I'm working on a Winforms C# application for a client which replaces their old MS Access based solution. It's a complete rewrite and now uses SQL Server as its database. This software is now in the final stages of development.
One thing that they've just requested is that ability to do custom queries that the software's UI may not currently let them do at the time they need it.
With their old Access solution, they could use the query designer to create their own custom queries. With the winforms/Sql Server solution they can't do this. They don't want to have to write SQL themselves either.
Can anyone think of a good solution to this problem? Perhaps a Winforms library which allows the user to create a graph of business objects and "and|or" logic. Or some other type of UI which allows them to customise queries, almost like they could do in Access (but perhaps more domain specific).
I've flagged Yaqub's answer as the answer, as this is the closest to what I was looking for at the time. I ended up though writing a custom form for them to generate their queries:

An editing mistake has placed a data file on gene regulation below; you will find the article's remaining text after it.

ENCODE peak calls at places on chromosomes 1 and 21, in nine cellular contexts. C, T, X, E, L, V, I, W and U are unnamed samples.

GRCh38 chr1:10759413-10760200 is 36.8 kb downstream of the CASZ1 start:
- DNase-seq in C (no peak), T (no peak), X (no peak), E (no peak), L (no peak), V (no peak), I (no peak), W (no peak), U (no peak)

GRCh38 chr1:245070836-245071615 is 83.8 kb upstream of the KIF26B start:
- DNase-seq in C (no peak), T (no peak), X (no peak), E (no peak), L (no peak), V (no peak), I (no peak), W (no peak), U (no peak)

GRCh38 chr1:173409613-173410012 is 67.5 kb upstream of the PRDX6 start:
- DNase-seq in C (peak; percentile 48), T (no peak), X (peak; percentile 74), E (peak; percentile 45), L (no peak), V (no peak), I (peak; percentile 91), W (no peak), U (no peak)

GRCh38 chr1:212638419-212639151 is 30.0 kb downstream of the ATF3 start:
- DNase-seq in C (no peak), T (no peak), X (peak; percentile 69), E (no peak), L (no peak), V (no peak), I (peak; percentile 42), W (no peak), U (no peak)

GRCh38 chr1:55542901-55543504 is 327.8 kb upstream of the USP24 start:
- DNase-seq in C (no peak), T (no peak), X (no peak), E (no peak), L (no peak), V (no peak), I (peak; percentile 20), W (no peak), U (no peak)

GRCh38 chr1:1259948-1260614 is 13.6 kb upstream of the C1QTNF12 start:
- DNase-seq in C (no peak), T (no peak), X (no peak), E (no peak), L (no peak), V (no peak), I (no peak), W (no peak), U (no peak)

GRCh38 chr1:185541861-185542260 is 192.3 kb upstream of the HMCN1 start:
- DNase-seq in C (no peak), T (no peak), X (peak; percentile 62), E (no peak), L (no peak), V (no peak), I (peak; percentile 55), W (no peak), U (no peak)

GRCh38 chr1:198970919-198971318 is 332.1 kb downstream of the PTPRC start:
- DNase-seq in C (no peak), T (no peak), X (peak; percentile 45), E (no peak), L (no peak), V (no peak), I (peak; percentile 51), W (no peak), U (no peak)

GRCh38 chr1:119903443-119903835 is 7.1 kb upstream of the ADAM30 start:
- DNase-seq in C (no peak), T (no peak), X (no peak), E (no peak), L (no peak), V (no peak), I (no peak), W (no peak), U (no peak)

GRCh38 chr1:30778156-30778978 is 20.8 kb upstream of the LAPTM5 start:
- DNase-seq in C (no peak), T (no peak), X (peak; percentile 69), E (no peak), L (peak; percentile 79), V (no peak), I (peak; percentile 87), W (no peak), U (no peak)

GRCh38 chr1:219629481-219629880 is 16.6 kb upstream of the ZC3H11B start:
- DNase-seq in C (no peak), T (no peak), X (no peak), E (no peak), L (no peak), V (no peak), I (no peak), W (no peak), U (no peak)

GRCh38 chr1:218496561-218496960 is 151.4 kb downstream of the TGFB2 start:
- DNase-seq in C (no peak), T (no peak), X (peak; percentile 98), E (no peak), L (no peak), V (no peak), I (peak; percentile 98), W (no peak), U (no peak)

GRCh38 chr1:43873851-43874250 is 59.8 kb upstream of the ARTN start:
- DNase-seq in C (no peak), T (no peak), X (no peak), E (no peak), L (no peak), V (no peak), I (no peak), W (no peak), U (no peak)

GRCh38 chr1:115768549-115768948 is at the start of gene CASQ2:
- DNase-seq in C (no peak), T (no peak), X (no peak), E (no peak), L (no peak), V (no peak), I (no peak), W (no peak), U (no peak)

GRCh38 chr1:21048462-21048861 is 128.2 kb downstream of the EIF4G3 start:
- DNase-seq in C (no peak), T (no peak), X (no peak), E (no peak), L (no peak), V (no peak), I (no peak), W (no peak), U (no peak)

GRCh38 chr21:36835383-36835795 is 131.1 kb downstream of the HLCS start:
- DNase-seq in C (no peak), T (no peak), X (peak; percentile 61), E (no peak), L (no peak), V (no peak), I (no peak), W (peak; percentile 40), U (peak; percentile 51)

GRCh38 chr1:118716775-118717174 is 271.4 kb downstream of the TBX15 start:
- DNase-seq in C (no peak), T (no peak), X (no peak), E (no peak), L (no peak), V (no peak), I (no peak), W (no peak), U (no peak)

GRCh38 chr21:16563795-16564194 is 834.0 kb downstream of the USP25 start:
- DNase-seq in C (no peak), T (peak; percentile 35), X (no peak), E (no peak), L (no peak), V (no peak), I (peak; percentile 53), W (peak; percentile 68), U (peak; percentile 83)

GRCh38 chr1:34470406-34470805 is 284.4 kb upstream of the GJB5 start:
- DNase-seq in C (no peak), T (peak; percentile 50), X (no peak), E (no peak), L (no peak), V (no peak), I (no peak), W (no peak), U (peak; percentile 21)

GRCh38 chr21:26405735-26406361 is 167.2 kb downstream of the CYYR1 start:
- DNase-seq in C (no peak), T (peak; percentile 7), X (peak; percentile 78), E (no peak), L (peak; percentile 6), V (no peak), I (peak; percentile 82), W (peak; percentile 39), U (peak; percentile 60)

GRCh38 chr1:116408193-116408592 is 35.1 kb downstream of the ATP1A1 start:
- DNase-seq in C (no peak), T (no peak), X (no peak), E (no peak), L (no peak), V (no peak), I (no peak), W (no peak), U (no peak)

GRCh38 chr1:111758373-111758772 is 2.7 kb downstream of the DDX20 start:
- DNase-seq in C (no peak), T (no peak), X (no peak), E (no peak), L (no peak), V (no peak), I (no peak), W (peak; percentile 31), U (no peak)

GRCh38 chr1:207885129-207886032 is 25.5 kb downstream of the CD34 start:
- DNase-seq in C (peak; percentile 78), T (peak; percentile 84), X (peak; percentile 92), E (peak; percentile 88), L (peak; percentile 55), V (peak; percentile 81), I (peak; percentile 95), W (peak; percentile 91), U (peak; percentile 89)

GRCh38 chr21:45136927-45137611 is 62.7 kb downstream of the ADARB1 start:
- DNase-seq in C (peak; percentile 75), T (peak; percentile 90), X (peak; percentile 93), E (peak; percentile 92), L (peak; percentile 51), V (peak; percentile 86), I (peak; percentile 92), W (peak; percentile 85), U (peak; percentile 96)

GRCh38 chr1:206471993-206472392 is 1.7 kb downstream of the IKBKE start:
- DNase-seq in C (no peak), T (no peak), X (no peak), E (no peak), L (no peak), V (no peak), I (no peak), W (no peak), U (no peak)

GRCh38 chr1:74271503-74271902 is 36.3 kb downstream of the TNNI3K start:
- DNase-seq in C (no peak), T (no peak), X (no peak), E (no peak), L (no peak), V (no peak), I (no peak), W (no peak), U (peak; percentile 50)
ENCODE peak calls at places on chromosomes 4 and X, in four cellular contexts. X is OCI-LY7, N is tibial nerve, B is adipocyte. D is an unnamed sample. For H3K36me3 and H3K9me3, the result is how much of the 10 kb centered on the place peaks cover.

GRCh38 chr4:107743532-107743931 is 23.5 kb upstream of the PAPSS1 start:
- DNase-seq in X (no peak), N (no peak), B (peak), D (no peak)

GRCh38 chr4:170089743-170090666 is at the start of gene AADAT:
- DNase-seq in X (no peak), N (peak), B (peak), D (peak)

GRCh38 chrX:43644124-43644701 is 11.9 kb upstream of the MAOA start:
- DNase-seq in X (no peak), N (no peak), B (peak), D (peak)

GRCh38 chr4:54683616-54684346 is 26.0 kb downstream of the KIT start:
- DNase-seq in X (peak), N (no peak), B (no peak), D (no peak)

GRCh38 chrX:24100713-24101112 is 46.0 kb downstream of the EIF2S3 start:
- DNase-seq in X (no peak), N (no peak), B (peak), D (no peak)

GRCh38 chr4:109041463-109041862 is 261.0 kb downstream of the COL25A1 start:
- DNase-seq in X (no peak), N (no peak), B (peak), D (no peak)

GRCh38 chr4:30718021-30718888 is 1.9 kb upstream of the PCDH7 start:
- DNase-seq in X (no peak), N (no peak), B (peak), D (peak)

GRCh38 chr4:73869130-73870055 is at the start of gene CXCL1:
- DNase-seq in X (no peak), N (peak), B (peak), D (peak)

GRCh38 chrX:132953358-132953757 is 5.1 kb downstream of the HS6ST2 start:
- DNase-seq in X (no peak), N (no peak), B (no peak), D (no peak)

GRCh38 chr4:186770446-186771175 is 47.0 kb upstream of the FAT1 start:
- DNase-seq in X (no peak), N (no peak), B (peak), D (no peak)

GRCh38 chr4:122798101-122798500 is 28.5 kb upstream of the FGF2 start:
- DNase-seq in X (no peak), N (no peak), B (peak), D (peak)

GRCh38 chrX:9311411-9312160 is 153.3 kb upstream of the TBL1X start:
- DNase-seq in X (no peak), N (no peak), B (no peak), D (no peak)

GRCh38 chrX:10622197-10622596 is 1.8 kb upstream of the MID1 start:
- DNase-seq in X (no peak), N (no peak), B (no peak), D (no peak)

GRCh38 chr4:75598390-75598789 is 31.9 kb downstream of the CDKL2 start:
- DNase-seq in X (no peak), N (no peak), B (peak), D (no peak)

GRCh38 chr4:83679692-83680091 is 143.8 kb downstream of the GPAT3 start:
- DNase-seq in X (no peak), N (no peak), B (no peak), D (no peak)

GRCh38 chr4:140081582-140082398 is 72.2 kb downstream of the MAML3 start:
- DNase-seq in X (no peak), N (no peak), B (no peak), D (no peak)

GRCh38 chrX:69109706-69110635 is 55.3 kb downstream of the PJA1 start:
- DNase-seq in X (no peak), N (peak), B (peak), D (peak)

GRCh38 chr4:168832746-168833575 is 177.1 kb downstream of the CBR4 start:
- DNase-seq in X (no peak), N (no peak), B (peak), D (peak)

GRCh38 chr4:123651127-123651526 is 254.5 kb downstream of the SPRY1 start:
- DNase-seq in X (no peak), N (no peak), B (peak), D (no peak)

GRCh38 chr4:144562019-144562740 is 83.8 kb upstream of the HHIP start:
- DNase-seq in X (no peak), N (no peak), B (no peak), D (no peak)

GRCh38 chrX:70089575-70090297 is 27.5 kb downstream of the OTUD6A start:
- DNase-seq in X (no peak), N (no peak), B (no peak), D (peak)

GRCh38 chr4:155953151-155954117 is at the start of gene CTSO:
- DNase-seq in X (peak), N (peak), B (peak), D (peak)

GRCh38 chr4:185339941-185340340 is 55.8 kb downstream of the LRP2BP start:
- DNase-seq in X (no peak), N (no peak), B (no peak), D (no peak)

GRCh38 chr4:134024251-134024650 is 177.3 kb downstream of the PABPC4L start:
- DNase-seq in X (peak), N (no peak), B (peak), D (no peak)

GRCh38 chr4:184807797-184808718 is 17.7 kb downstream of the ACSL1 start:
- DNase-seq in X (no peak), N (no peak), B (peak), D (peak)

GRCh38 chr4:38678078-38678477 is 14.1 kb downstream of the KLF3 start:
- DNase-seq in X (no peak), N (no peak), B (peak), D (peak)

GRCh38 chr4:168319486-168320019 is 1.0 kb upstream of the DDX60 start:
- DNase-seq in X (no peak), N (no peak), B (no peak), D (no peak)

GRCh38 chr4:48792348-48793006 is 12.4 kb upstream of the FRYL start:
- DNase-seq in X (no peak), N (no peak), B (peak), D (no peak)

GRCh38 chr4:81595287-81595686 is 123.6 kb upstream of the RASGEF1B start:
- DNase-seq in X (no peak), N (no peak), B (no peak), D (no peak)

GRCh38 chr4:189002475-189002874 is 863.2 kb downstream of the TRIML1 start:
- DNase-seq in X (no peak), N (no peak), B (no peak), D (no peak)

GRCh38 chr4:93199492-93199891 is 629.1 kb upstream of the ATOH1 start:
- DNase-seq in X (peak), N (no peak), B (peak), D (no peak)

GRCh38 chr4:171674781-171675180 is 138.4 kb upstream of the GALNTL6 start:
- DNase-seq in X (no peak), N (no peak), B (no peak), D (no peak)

The "Select table ..." combobox in the second group only shows tables that have been added to the top listbox.
Because the database layout is pretty much set in stone now, I've written code to intelligently calculate any joins required. For example, if they add two indirectly related tables in the top group, then when it generates the SQL, it'll add any required joins to relate those. If the database layout does change, I've made it very easy to change FK references in the query editor's code.
For the condition group, the value control (4th control down in that group) changes depending on the field type (textbox, numerical up/down control, datepicker, checkbox).
When they click on "Run query", they get another form with a gridview displaying the results. In that results form, they can export to a tab delimited file.
I've given them the first version of this, and they seem very happy with it so far.
I didn't want to go the Access route because the whole point of this new version of the software is moving them away from Access (well, not the whole point, as there's a lot more functionality in there too). It seemed a huge step back to keep that dependency with Access there. It also means that if they save lots of custom queries in Access, and I ever change the database schema, I'll most likely break their queries. I don't want them having access to the database like that. In my mind, it's asking for trouble. The only thing that should be touching the database is the new software, and any automated database backups we do - nothing else, especially not users!
Another advantage to doing it within the software, is that I can do post processing on the query results. For example, there are quite a few data analysis algorithms that are run in the software which are written in the .NET code. So I can add fields to this interface that allow them to select the results of these algorithms.